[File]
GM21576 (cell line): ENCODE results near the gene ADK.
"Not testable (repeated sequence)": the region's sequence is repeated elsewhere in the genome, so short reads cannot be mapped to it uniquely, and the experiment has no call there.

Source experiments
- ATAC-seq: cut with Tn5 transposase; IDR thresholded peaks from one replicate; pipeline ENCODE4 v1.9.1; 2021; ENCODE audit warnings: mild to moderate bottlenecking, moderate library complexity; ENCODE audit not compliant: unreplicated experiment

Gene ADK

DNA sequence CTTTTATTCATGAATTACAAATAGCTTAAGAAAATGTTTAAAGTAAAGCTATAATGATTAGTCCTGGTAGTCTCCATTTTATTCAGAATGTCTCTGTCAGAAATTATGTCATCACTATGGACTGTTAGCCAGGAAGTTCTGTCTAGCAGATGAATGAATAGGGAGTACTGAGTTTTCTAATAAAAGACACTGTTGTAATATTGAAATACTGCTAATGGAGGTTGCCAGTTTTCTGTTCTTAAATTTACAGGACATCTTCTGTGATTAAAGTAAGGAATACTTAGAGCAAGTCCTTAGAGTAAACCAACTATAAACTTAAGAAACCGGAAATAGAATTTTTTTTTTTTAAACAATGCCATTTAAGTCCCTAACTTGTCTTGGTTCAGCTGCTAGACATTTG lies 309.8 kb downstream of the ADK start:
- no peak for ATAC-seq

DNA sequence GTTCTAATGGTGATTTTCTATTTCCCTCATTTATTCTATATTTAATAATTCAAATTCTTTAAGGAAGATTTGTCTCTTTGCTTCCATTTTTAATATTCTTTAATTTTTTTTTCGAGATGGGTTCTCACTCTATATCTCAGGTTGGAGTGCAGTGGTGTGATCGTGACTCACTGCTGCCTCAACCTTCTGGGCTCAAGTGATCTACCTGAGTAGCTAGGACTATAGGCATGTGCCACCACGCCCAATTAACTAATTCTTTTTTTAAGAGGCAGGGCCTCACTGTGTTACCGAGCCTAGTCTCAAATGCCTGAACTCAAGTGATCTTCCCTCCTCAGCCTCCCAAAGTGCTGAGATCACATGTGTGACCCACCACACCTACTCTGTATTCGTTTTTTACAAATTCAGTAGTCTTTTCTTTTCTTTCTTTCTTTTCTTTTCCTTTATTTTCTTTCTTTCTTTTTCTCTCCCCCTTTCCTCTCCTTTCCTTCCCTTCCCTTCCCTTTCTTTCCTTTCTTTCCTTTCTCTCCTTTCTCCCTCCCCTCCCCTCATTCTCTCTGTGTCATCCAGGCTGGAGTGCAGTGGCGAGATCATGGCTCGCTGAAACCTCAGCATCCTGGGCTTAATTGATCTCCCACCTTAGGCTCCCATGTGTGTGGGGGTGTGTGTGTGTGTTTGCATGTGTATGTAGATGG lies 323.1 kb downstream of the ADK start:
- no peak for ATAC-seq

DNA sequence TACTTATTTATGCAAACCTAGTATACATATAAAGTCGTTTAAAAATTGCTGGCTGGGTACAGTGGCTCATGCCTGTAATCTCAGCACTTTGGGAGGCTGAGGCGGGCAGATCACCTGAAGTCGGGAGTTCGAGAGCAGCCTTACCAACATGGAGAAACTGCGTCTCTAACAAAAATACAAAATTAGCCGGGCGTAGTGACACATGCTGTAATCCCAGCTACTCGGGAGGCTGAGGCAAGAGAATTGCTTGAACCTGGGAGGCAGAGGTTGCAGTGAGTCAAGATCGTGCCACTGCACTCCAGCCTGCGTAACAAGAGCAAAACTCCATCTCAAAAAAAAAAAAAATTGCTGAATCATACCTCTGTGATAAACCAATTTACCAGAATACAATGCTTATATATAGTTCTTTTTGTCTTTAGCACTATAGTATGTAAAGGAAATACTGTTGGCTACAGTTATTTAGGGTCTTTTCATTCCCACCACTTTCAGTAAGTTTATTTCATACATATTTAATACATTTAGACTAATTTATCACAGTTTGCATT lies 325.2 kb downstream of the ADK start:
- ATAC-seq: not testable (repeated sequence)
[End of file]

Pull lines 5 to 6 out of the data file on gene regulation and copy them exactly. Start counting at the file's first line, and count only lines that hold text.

Gene ADK

DNA sequence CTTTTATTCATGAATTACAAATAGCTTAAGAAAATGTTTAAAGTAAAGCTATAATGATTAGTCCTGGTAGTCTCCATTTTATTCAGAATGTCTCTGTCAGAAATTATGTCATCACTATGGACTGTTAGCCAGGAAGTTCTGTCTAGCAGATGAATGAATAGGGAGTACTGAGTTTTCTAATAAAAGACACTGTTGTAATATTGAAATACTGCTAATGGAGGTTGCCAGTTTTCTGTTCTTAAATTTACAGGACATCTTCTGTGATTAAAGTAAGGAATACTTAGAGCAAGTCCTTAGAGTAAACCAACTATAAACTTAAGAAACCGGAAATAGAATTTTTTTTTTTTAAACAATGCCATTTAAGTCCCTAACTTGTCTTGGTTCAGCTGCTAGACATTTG lies 309.8 kb downstream of the ADK start: